The wartime economy?

In 1935, six years before Pearl Harbor, the US Congress approved the largest peacetime allocation ever, nearly five billion dollars, for unemployment relief. Over the next decade, Congress would throw $350 billion taxpayer dollars into the war effort. Why?

The war to defeat fascism cost the United States 405,000 of its citizens, in four years. Too high a price to defeat the Germany’s and Italy’s fascists and Japan’s nationalists? Would Donald Trump’s white nationalist supporters think so?

Already in less than four months, Covid-19 has claimed over 60,000 lives, one seventh the number lost to European and Asian right wing extremists. In World War II terms, this would be the equivalent of losing 60,000 US lives before January 1942. Covid-19 is a super-killer. But it is also an economic killer.

Over 30M Americans have applied for unemployment benefits so far. That number only includes individuals eligible for apply for unemployment. And we are only in our third month.

If we think of the Coronavirus as a deadly killer, a foreign assailant, the republican-led Congress and White House should be allocating $5 trillion to wipe out this plague. So far, they have allocated less than half that number. Why?

A large part of the problem is ideological. Republicans are, well, anti-republican. They do not believe in res publica, the wealth we hold in common. They do not believe that publics should even exist. So, the very notion of a public entity appropriating and redistributing private wealth is inimical to the (anti-) republicans. Instead, what they believe in is the redistribution of public money into private hands. That is the whole idea behind public debt and why public debt is preferable (for anti-republicans) to taxing wealth. Public debt will have to be paid off, eventually, if in no other form then simply in debt servicing. And guess who will pay for that debt? Hint: the (anti-)republicans just gave their billionaire friends the largest tax break in history.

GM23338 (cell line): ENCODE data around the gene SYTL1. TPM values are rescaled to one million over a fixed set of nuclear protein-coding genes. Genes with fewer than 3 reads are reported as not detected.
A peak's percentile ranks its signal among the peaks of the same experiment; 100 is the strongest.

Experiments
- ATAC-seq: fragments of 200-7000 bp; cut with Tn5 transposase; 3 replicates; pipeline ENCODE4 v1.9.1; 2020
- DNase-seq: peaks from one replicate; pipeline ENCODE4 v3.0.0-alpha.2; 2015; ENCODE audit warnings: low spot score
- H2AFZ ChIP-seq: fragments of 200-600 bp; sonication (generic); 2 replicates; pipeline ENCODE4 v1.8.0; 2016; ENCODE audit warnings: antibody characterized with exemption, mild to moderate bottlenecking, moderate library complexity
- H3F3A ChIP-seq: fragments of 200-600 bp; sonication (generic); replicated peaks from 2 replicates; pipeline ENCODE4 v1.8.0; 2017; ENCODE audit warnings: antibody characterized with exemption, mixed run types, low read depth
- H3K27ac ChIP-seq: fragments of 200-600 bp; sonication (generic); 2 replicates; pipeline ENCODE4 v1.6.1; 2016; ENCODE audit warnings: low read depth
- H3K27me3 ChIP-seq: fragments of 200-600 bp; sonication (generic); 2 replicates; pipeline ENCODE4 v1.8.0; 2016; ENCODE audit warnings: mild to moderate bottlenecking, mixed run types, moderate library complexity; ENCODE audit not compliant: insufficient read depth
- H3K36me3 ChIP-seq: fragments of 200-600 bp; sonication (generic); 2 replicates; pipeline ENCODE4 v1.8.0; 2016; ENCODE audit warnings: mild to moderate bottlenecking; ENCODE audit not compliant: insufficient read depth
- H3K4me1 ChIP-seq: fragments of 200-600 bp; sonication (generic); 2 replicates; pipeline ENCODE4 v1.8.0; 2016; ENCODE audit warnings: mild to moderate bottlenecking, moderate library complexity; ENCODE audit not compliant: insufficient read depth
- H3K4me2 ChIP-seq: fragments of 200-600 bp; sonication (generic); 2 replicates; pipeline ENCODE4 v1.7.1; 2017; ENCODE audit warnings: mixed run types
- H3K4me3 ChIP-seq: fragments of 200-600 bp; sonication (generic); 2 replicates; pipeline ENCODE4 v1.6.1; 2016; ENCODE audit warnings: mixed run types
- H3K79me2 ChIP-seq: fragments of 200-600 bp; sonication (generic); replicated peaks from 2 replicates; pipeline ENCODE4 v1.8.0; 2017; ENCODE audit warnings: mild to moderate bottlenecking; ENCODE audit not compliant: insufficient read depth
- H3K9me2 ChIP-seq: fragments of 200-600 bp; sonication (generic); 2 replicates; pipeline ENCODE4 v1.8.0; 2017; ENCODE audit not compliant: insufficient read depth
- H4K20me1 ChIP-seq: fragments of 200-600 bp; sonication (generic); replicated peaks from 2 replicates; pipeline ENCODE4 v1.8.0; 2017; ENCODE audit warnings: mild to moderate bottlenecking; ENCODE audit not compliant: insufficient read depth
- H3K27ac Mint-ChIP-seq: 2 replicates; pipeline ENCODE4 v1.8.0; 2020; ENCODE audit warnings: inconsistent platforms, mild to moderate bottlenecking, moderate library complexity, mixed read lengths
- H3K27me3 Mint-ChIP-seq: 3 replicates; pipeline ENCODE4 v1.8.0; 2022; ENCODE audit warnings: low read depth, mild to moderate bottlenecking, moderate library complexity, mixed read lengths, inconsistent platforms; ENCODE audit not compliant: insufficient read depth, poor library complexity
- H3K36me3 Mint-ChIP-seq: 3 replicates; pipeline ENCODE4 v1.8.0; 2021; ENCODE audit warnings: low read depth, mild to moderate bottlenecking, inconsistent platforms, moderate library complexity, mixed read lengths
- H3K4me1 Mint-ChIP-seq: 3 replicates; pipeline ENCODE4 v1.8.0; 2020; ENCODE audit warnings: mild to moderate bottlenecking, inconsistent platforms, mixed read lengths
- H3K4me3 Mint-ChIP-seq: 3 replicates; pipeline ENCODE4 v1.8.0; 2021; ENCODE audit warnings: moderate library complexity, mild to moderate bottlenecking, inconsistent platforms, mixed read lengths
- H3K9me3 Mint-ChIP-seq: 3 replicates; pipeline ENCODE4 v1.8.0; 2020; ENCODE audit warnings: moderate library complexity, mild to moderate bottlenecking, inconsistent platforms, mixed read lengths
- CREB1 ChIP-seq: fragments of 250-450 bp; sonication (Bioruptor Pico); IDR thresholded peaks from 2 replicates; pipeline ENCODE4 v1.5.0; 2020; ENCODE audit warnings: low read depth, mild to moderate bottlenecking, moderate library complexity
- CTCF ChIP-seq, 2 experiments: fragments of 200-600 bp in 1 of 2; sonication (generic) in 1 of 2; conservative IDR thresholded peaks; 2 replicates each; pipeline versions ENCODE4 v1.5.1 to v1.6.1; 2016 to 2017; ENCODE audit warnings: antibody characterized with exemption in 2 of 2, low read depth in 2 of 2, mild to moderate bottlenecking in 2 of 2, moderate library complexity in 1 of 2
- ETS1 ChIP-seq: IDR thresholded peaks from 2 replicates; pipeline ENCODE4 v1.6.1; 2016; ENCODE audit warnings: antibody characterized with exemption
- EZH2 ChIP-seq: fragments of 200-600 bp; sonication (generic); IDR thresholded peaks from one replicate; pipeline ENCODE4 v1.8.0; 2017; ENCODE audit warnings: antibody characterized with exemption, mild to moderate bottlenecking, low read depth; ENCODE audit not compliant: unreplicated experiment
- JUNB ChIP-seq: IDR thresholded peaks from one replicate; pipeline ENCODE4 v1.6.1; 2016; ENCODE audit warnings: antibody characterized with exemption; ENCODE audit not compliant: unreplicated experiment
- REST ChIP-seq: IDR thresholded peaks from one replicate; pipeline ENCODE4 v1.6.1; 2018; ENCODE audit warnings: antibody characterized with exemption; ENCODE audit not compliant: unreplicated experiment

To put this all in perspective, in 1947, when US taxpayers began paying off their huge $5 trillion dollar war debt, the effective corporate tax rate in the US was close to 50 per cent — yes, corporations were taxed at 50 per cent and the US economy never had it so good. Today it is less than 20 per cent. So, again: who is going to pay off the debt? Working families. That’s who. Which, in effect, means that the (anti-)Republicans are fighting the most significant war since 1941 not only with the bodies of working families, but at the expense of working families. Where the 1938-1941 Congressional appropriations put working Americans back to work and put money in their savings accounts, the 2020 Congressional appropriation is largely aimed at “wealthcare,” caring for the wealthiest among us.

We need a Congress and a White House that once again serves the public interest, not private interest. We need to have the guts to make wealth bear its burden: restore tax burdens to their 1950s levels, Green New Deal, National Health Care (not “wealthcare”).

Globalization and Exchange

Globalization predates capitalism. Nevertheless, it has occasionally been argued that contemporary globalization is no more than the elaboration of the original chance exchange between two communities. In every standard economics textbook published since the eighteenth century, the simple exchange is counted the foundation for globalization. There are gains in trade.

Today critics of globalization, such as right wing white nationalist Steve Bannon, are eager to highlight not the gains, but the costs, from trade. Whenever an individual exchanges a good common in her community for a good rare in hers but common in another community, it is not only a foreign, alien, good that enters her community. In the exchange, she ties the fortunes of her community to the fortunes of the other. And, to this degree, she weds a foreign system of social production to the system of social production in her own community. Each community sacrifices some small quantum of its sovereignty. Each community joins a larger, more abstract, more universal, homogenized community. Globalization is predicated upon exchange.